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Lynnae McCoy, Bargain Hunter Central Point Woman's Blog Offers Money-saving Tips And How To Cut Back On Spending

Mail (Website) - 12/26/2008 by Paris Achen Mail Tribune
Central Point resident Lynnae McCoy arrives at Albertsons at 9 a.m. with a list of sale items and a bundle of clipped coupons.

Navigating the quiet aisles of the store where employees are stocking items, McCoy fills her shopping cart with six boxes of cereal, one carton of Bisquick, two quarts of ice cream, nine cans of vegetables, a paper bag of apples, two salad dressing mix packets and small jars of dried cilantro for a total of $23.31, a savings of $58.30 with store specials and coupons and manufacturers' coupons.

Every product she buys is on sale, and she has coupons for many of the items.

A stay-at-home mom with a 10-year-old daughter and a 6-year-old son, McCoy and her husband, who makes a modest income as a radio journalist, made a commitment last year to shed all of their debt.

The couple had accumulated more than $20,000 of debt in student loans and credit card bills.

A friend suggested McCoy write a blog,, to help hold herself to the commitment and to share tips on saving money and digging out of debt.

"It's become incredible how many people read it," she says. "I never expected people to read it."

Her blog includes links to other frugal bloggers and entries about subjects such as what to do when your children want the most popular and expensive toys at Christmas.

McCoy has never been a big spender. She always cooked for her family, unplugged appliances not in use and combined errands to save on fuel.

But to overcome their debt with only one income, she had to learn to cut back on the things she already bought and most of the time needed.

"I've learned as I go about how to save money, and I'm still learning," McCoy says. "I've learned a lot from the commentators on the blog."

She began making her own laundry detergent and household cleaners using vinegar and baking soda.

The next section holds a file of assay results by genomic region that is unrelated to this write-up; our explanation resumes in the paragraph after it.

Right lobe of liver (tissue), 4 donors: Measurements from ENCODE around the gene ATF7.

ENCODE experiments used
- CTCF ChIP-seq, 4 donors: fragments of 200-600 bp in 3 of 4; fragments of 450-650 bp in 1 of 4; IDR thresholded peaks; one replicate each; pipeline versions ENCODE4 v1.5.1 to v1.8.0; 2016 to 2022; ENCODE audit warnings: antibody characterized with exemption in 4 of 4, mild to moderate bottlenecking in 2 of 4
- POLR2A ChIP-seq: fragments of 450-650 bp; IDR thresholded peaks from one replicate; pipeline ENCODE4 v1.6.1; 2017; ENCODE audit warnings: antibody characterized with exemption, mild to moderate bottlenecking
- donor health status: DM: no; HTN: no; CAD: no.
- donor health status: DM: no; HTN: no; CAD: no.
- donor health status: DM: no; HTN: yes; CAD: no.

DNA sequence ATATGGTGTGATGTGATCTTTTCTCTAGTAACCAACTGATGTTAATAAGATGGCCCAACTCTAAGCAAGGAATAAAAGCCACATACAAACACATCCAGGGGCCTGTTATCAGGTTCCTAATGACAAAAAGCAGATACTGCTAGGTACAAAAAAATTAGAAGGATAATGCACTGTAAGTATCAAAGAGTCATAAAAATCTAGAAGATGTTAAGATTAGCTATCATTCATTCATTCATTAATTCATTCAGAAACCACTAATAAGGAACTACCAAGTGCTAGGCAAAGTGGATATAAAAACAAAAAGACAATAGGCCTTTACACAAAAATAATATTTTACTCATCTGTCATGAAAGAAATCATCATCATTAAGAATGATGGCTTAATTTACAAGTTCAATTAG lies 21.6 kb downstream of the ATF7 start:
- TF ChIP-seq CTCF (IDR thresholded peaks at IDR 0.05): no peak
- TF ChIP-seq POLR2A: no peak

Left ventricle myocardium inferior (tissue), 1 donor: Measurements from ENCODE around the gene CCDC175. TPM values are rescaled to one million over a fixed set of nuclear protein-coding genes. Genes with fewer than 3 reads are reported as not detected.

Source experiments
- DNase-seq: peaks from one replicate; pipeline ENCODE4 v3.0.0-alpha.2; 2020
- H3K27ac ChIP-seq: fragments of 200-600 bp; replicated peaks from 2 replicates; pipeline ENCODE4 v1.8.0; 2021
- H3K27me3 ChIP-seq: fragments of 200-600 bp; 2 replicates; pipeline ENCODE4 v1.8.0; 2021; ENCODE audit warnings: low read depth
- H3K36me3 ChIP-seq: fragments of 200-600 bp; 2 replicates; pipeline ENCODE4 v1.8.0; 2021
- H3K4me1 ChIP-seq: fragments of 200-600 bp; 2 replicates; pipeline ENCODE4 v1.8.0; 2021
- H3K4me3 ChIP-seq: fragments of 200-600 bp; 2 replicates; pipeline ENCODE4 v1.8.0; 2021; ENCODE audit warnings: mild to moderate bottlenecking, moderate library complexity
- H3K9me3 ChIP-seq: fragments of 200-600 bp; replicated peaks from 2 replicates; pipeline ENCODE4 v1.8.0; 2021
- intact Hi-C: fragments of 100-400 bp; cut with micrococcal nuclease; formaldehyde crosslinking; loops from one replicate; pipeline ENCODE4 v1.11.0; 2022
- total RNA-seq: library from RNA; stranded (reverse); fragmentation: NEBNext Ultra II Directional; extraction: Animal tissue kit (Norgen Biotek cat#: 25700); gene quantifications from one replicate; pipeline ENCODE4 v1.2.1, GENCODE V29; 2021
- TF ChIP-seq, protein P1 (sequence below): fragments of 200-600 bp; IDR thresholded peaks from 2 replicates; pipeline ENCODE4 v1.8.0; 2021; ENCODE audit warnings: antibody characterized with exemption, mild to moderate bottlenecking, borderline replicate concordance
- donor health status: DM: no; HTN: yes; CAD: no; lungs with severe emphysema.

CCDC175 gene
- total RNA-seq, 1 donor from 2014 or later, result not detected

"They're generally more cost-effective, and they're environmentally friendly," McCoy says.

She checks coupons and store deals on a membership Web site called

"You don't have to do the work yourself," she says.

Nonetheless, pinching pennies involves work.

McCoy often visits multiple stores to find her bargains, including WinCo, Food 4 Less, Walgreens, Rite Aid, Albertsons and Fred Meyer. She often brings a cooler along on the shopping expedition.

"If you make it into a game, it's kind of fun to see how much money you can save," McCoy says.

Albertsons has a reputation for higher prices than some other grocery stores, yet the grocery chain will match competitors' advertised prices and coupons, McCoy says. Shoppers can save a bundle of cash by shopping the store's specials as well, she says.

Using a $1 manufacturer's coupon off cereal and an Albertsons' offer to buy six and receive $6 off, McCoy lands six boxes of cereal for $1 a box on her recent shopping trip.

"Sale cycles go for two to three months, so if you can stock up every two to three months you'll have enough until next time it goes on sale," McCoy says.

One of her biggest temptations for spending money is buying books.

She helped satisfy her literary cravings by finding books at the library or at, where readers give a book and take a book at no charge except shipping.

"You have to stop trying to keep up with the Joneses and not worry about what other people think," she advises. "If you aren't worried about whether you're wearing name brand clothes or something else, it's a lot easier."

Reach reporter Paris Achen at 541-776-4459 or
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